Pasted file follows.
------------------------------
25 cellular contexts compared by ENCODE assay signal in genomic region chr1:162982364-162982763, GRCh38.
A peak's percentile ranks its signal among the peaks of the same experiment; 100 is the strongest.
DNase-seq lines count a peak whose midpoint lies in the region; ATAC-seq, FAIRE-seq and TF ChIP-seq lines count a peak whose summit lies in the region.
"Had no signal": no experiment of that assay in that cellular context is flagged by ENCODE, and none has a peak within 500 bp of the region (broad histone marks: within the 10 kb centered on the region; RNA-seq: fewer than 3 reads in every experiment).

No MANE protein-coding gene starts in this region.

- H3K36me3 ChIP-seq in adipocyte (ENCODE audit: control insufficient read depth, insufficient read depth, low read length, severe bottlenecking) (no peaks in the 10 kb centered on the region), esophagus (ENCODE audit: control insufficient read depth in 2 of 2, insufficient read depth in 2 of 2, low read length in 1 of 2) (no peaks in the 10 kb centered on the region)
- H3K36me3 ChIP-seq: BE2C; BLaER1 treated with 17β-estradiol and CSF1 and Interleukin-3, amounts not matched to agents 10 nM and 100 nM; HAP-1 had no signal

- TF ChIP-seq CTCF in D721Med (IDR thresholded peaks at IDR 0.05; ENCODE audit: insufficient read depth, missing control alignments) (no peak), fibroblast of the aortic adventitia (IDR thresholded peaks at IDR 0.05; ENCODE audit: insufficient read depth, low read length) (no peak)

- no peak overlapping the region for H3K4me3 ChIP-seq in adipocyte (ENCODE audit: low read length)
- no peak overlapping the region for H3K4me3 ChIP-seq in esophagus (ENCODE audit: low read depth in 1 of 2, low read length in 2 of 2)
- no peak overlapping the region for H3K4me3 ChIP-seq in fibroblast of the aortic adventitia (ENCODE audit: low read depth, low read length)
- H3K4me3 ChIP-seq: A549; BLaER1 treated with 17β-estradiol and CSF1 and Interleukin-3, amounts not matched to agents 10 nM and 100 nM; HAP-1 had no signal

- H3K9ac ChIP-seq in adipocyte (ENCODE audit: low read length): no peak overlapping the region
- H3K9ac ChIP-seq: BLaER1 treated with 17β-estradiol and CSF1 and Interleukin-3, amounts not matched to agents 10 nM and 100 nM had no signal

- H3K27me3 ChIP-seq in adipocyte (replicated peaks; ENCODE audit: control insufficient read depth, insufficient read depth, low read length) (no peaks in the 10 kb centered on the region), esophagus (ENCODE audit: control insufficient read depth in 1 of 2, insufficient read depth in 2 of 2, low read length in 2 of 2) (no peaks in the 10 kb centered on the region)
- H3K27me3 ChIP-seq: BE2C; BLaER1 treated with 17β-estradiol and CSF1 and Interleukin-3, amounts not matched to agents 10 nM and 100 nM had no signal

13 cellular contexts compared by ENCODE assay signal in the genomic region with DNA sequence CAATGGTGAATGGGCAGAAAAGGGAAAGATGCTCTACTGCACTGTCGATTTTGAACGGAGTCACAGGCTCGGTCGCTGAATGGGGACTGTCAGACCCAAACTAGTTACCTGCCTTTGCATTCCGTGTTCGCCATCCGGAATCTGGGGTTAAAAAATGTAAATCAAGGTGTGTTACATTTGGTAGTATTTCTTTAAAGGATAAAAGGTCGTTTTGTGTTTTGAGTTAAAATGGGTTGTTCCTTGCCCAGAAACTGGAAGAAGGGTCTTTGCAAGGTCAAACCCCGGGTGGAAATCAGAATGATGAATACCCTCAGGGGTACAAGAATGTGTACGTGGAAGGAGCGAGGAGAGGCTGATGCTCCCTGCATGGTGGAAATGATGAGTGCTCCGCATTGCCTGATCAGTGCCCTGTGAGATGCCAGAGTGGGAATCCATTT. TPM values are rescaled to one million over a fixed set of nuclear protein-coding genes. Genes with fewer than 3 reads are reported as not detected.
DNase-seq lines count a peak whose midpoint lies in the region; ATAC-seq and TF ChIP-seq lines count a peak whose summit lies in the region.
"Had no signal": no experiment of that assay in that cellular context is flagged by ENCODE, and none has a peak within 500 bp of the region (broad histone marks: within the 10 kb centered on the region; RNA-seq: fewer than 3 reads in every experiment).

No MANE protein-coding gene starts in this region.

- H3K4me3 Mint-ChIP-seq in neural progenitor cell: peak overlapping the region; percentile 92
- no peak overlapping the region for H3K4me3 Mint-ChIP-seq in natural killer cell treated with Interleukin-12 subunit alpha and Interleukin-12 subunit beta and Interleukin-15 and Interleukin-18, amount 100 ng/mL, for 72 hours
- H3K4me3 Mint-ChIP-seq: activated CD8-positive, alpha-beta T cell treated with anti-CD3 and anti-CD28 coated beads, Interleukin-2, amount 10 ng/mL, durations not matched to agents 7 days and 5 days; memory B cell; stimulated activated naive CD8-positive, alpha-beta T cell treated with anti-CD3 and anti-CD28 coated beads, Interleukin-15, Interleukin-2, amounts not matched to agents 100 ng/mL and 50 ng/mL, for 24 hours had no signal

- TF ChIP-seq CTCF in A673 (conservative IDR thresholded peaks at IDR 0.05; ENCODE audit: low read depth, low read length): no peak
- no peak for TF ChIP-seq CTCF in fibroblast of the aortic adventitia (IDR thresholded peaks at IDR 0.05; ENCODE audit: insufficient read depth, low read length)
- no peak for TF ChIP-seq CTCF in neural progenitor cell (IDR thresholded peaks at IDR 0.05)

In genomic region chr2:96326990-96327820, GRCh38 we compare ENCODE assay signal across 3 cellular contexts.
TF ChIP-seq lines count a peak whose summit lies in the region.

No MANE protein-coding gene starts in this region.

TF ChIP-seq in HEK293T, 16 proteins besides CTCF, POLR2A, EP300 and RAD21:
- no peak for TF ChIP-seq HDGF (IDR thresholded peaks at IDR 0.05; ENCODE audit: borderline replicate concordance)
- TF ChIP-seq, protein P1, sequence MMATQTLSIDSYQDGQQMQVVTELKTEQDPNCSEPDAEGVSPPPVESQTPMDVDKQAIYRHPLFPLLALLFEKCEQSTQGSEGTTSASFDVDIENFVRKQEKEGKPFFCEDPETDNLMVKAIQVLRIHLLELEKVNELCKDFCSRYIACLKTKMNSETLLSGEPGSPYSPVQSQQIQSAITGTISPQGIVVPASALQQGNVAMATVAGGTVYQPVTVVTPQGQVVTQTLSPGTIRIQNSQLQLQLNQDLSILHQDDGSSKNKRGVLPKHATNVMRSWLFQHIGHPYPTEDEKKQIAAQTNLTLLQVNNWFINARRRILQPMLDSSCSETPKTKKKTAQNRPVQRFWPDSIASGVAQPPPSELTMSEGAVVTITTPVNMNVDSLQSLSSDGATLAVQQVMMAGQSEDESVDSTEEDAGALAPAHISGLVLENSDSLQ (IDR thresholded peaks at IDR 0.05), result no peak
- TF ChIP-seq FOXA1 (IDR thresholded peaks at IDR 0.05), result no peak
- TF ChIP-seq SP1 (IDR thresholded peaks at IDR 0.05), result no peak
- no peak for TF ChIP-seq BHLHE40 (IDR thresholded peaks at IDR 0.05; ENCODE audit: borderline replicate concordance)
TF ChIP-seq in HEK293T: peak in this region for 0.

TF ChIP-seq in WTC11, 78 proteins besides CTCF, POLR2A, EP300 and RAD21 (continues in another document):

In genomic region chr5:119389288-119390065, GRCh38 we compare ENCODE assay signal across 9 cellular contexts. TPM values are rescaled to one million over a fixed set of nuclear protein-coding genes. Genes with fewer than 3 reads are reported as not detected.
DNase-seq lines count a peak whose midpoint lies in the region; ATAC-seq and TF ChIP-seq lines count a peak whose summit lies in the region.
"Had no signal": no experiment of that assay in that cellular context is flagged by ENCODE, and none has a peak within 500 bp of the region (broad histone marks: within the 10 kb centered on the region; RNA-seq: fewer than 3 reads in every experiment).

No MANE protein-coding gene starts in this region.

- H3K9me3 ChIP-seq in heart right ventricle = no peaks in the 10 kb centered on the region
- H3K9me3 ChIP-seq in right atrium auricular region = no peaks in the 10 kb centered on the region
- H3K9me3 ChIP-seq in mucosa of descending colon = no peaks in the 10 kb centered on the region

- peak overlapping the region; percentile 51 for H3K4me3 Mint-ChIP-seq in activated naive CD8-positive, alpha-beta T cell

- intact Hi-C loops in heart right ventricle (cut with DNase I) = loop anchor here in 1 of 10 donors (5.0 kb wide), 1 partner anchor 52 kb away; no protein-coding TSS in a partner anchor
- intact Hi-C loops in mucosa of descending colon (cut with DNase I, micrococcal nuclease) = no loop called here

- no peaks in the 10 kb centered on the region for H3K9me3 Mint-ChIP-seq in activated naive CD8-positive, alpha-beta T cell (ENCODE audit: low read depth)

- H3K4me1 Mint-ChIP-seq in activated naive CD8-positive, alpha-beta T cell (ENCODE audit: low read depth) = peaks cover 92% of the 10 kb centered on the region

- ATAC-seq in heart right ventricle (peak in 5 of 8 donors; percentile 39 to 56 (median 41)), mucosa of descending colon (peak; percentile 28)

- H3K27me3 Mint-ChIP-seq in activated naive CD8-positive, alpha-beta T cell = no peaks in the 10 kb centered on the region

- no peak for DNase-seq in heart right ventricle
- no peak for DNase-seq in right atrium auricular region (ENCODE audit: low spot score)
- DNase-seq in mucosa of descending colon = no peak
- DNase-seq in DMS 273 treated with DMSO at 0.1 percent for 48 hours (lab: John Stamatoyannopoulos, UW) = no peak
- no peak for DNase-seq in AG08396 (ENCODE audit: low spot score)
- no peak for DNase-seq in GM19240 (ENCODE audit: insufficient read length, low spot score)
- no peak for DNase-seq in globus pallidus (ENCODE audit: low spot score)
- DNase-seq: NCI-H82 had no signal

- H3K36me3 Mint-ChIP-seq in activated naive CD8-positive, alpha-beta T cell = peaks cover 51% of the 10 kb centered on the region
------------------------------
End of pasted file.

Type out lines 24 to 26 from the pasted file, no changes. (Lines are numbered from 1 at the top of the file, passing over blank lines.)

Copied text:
- TF ChIP-seq CTCF in A673 (conservative IDR thresholded peaks at IDR 0.05; ENCODE audit: low read depth, low read length): no peak
- no peak for TF ChIP-seq CTCF in fibroblast of the aortic adventitia (IDR thresholded peaks at IDR 0.05; ENCODE audit: insufficient read depth, low read length)
- no peak for TF ChIP-seq CTCF in neural progenitor cell (IDR thresholded peaks at IDR 0.05)